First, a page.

Plans unveiled for historic Whitechapel Bell Foundry

GV of Whitechapel Bell foundry

GV of Whitechapel Bell foundry - Credit: Archant

Plans for the historic bell foundry where Big Ben was made have been unveiled.

The main foundry space showing public. Picture: 31/44 Architects

The main foundry space showing public. Picture: 31/44 Architects - Credit: Archant

The designs for the Whitechapel Bell Foundry on the corner of Fieldgate Street and Whitechapel Road were revealed on Monday.

The bell making workshop was founded in 1570 and operated from Whitechapel from 1747 until 2017 when the last bell was cast.

The premises were sold to the current owners, the New York based investment firm Raycliff.

Public consultations on the future of the Grade II*-listed building were held in June and September last year.

Café space, work space and studios will sit alongside the Foundry's original features. Picture: 31/4

Café space, work space and studios will sit alongside the Foundry's original features. Picture: 31/44 Architects - Credit: Archant


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Raycliff owner Bippy Siegal said: “We all feel a strong responsibility to deliver a plan which sustains these amazing buildings and continues the atmosphere of craft and creation held in the foundry for so many years.

“It is fantastic that some of the most accomplished companies involved in founding, arts and the creative industries will be partnering with us to create a new cultural landmark for the East End.”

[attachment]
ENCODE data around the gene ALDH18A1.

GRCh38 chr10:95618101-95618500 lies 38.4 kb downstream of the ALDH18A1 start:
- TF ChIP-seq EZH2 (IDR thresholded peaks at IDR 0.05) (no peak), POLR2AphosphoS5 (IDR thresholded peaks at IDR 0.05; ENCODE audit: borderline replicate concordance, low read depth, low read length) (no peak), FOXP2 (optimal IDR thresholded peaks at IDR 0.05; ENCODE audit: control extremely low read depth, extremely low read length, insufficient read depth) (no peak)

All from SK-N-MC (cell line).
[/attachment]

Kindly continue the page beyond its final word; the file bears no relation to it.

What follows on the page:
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“We are delighted our plans have evolved in such a positive way. It promises a great future for this historic place.”

Under the plans small businesses will be based on site along with a cafe, artists’ studios and space to train craftsmen and women in metalworking.

The metal casting firm, Westley Group, has teamed up with the Poplar based business AB Fine Art to form an on-site foundry selling bells to visitors.

Tom Westley, Westley Group chairman and former national president of the Institute of Cast Metals Engineers, said: “We have a long history with the Whitechapel Bell Foundry and are still producing bells under license from the Hughes family, so we are delighted to be involved in this exciting new future.

“Our involvement reflects our passion for education. We want to use this opportunity to train a new generation of apprentices.”

Jerry Hughes of AB Fine Art Foundry said: “This is an amazing opportunity to build on the East End’s enviable reputation for the creative industries.”

A boutique hotel is planned for the back of the site where a shed which isn’t listed and car park currently sit.

A section of the car park already has planning permission for a hotel.

The plans could go before Tower Hamlets Council’s planning committee in the spring.

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